June 30,
 
December 31,
 
2016
 
2015
Deposits
$
42

 
$
268

Deferred rent
326

 

Other
30

 
29

     Total other long-term liabilities
$
398

 
$
297

Contingent Liabilities
    
In connection with the Company’s acquisition of CyDex in January 2011, the Company recorded a contingent liability, for amounts potentially due to holders of the CyDex CVRs and former license holders. The liability is periodically assessed based on events and circumstances related to the underlying milestones, royalties and material sales. Any change in fair value is recorded in the Company’s consolidated statement of operations. The carrying amount of the liability may fluctuate significantly and actual amounts paid under the CVR agreements may be materially different than the carrying amount of the liability. The fair value of the liability at June 30, 2016 and December 31, 2015 was $7.0 million and $9.5 million, respectively. The Company recorded a fair-value adjustment to increase the liability by $0.2 million and $0.5 million for the three and six months ended June 30, 2016, respectively. The Company recorded a fair-value adjustment to increase the liability by $1.0 million and $2.2 million for the three and six months ended June 30, 2015, respectively. The Company paid CyDex CVR holders $3.0 million and $3.2 million during the six months ended June 30, 2016 and 2015, respectively.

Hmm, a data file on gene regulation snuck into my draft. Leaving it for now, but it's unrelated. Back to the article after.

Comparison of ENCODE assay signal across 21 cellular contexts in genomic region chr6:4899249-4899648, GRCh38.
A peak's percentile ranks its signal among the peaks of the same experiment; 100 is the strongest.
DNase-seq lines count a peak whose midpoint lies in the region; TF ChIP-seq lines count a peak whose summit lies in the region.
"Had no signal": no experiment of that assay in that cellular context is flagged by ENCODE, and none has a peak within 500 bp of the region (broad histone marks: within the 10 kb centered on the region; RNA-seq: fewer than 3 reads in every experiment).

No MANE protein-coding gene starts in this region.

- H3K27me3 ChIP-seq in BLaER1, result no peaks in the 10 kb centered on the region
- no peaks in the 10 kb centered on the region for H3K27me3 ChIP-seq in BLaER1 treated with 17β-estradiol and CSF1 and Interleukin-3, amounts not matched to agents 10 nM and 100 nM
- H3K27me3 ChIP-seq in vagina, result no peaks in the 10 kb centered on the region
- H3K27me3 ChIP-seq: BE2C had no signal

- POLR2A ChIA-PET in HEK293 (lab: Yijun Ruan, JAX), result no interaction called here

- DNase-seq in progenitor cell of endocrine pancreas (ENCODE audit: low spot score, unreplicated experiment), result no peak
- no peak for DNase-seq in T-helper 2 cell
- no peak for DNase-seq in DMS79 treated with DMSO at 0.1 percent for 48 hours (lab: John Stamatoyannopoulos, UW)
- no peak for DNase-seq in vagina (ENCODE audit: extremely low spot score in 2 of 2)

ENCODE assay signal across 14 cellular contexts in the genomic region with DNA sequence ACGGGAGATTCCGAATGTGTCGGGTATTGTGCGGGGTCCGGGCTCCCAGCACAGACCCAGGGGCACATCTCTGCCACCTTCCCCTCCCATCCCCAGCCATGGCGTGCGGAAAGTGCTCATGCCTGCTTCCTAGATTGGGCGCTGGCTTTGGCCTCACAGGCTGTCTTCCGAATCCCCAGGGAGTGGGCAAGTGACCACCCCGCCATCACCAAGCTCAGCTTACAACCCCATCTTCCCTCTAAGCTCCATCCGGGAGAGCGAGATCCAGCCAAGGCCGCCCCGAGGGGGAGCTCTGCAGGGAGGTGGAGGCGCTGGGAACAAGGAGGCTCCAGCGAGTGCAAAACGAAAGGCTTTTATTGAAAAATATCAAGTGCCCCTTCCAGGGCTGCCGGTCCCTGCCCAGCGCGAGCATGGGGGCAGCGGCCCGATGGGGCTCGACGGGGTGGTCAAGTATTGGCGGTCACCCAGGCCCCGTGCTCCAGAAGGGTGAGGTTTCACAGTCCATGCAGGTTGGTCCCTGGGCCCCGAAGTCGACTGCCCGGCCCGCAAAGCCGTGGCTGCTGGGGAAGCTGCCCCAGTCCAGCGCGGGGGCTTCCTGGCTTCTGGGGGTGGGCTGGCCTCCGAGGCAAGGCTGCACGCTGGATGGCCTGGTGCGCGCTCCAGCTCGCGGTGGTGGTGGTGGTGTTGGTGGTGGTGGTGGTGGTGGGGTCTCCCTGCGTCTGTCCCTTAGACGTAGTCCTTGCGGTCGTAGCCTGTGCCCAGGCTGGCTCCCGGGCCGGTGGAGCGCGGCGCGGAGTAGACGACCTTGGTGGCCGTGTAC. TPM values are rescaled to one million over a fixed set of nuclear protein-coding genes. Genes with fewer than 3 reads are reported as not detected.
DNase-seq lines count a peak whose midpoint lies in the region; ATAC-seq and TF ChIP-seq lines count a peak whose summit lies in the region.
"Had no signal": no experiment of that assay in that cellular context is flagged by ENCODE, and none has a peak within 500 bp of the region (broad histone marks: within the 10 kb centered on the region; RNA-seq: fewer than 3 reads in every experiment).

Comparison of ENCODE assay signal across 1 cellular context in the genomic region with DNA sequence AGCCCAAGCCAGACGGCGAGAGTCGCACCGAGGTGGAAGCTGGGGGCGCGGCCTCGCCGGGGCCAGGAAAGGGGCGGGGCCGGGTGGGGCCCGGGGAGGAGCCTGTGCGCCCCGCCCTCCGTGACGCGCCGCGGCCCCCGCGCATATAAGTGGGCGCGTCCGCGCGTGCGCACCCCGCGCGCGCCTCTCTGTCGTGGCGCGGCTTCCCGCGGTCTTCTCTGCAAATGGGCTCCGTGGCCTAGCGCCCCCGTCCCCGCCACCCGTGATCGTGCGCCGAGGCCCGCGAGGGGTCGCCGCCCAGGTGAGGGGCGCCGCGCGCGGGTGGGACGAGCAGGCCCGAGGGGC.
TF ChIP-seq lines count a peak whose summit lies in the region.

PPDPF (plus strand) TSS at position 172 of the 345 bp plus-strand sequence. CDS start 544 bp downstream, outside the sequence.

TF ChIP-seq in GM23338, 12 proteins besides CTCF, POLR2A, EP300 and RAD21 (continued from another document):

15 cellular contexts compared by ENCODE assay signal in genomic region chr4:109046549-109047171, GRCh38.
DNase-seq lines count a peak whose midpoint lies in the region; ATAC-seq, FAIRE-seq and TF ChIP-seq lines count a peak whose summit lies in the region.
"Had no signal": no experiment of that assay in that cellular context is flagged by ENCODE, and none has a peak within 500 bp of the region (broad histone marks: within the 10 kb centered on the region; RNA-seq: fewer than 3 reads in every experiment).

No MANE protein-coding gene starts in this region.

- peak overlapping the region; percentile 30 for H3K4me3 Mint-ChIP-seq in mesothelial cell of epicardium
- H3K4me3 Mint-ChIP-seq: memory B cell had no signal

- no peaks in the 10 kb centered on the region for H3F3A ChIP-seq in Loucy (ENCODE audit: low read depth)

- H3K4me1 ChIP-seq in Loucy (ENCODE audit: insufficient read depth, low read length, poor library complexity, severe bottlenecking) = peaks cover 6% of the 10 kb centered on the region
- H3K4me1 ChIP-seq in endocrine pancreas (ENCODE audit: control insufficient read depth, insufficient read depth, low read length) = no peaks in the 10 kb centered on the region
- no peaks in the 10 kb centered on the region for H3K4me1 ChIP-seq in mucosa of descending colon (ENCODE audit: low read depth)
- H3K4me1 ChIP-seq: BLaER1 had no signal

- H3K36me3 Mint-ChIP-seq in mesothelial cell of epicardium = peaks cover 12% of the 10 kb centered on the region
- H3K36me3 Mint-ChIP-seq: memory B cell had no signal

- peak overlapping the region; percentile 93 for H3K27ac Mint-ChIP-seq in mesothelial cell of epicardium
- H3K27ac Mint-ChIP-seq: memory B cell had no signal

In connection with the Company’s acquisition of Metabasis in January 2010, the Company issued to Metabasis stockholders four tradable CVRs, one CVR from each of four respective series of CVR, for each Metabasis share. The CVRs will entitle Metabasis stockholders to potential cash payments as frequently as every six months as cash is received by the Company from proceeds from the sale or partnering of any of the Metabasis drug development programs, among other